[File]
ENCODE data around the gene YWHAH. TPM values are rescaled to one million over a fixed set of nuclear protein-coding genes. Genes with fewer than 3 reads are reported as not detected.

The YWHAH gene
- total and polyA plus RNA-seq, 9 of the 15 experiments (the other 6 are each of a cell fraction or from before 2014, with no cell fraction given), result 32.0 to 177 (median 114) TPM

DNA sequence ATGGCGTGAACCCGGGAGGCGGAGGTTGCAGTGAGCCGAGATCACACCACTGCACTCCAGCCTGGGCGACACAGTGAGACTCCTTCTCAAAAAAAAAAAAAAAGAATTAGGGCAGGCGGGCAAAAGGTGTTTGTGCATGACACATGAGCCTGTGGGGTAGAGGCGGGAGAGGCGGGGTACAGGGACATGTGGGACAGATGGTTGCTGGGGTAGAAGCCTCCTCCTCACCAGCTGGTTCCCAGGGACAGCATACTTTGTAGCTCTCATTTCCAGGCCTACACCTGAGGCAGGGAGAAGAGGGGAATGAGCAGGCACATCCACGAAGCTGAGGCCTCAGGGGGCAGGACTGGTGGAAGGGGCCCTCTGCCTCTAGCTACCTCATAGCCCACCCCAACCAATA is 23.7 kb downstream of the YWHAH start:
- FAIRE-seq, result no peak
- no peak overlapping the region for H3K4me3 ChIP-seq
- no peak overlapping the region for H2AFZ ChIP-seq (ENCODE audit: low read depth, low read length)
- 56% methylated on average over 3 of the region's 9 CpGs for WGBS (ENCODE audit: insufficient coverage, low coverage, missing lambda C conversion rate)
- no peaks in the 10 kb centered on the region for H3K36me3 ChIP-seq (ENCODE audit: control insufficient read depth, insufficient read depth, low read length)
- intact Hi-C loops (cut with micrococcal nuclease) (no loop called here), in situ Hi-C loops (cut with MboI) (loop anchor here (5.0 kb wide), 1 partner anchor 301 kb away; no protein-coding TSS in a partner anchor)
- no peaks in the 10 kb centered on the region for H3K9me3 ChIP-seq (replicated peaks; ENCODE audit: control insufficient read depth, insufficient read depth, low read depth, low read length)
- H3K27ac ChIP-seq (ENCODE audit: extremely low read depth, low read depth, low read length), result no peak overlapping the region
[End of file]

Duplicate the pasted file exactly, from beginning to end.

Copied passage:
ENCODE data around the gene YWHAH. TPM values are rescaled to one million over a fixed set of nuclear protein-coding genes. Genes with fewer than 3 reads are reported as not detected.

The YWHAH gene
- total and polyA plus RNA-seq, 9 of the 15 experiments (the other 6 are each of a cell fraction or from before 2014, with no cell fraction given), result 32.0 to 177 (median 114) TPM

DNA sequence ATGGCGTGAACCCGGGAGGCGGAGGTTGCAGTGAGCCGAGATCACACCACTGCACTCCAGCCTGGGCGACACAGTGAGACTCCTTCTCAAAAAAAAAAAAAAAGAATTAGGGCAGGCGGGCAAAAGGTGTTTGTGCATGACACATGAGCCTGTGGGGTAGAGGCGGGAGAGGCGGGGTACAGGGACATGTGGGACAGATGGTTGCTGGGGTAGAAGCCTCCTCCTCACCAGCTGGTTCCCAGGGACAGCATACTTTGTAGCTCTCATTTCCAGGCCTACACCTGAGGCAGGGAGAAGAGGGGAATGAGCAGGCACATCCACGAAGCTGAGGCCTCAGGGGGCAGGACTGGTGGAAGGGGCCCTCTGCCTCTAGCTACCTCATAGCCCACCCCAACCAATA is 23.7 kb downstream of the YWHAH start:
- FAIRE-seq, result no peak
- no peak overlapping the region for H3K4me3 ChIP-seq
- no peak overlapping the region for H2AFZ ChIP-seq (ENCODE audit: low read depth, low read length)
- 56% methylated on average over 3 of the region's 9 CpGs for WGBS (ENCODE audit: insufficient coverage, low coverage, missing lambda C conversion rate)
- no peaks in the 10 kb centered on the region for H3K36me3 ChIP-seq (ENCODE audit: control insufficient read depth, insufficient read depth, low read length)
- intact Hi-C loops (cut with micrococcal nuclease) (no loop called here), in situ Hi-C loops (cut with MboI) (loop anchor here (5.0 kb wide), 1 partner anchor 301 kb away; no protein-coding TSS in a partner anchor)
- no peaks in the 10 kb centered on the region for H3K9me3 ChIP-seq (replicated peaks; ENCODE audit: control insufficient read depth, insufficient read depth, low read depth, low read length)
- H3K27ac ChIP-seq (ENCODE audit: extremely low read depth, low read depth, low read length), result no peak overlapping the region